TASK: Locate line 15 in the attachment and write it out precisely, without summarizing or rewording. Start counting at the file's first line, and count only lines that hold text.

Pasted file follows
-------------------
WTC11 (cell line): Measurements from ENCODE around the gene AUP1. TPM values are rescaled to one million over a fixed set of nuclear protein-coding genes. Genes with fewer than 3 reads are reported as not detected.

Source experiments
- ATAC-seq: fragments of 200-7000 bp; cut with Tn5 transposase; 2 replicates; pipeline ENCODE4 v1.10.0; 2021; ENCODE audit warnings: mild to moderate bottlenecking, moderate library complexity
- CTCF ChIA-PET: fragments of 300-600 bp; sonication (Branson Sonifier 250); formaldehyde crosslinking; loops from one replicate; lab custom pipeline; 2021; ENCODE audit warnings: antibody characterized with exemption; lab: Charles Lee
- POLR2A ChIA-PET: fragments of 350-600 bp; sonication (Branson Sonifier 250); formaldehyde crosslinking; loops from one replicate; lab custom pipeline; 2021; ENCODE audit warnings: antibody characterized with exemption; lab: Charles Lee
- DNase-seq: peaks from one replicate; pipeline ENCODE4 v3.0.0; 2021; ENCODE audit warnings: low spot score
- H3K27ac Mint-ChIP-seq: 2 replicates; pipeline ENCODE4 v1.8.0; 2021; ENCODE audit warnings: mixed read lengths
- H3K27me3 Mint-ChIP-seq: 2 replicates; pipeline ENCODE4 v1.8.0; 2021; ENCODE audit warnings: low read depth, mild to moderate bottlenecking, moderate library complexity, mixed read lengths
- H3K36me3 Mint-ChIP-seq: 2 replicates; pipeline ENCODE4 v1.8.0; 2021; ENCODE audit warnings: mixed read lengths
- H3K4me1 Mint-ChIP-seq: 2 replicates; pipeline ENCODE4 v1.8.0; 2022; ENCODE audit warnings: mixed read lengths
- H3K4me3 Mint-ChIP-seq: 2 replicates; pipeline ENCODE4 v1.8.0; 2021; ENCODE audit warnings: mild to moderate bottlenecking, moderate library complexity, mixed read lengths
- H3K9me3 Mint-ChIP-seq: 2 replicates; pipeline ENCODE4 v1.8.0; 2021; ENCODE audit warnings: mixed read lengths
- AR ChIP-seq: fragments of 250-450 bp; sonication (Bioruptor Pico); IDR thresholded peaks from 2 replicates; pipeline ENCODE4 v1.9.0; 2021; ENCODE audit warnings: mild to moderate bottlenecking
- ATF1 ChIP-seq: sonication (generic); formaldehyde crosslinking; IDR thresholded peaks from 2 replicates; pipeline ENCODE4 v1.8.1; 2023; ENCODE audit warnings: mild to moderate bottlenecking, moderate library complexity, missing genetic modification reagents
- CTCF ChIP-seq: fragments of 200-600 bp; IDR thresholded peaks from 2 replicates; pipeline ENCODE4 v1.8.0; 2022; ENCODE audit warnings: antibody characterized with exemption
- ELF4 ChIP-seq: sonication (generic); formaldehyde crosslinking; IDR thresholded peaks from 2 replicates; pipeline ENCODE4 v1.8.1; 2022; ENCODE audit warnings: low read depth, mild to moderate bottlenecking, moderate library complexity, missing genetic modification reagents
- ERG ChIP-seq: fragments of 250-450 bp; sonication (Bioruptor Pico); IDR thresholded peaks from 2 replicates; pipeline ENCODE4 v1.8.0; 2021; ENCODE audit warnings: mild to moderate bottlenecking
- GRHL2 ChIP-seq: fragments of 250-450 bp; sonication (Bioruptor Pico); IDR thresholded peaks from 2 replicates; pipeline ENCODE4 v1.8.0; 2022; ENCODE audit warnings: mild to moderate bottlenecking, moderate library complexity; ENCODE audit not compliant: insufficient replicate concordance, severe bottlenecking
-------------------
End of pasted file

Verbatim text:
- CTCF ChIP-seq: fragments of 200-600 bp; IDR thresholded peaks from 2 replicates; pipeline ENCODE4 v1.8.0; 2022; ENCODE audit warnings: antibody characterized with exemption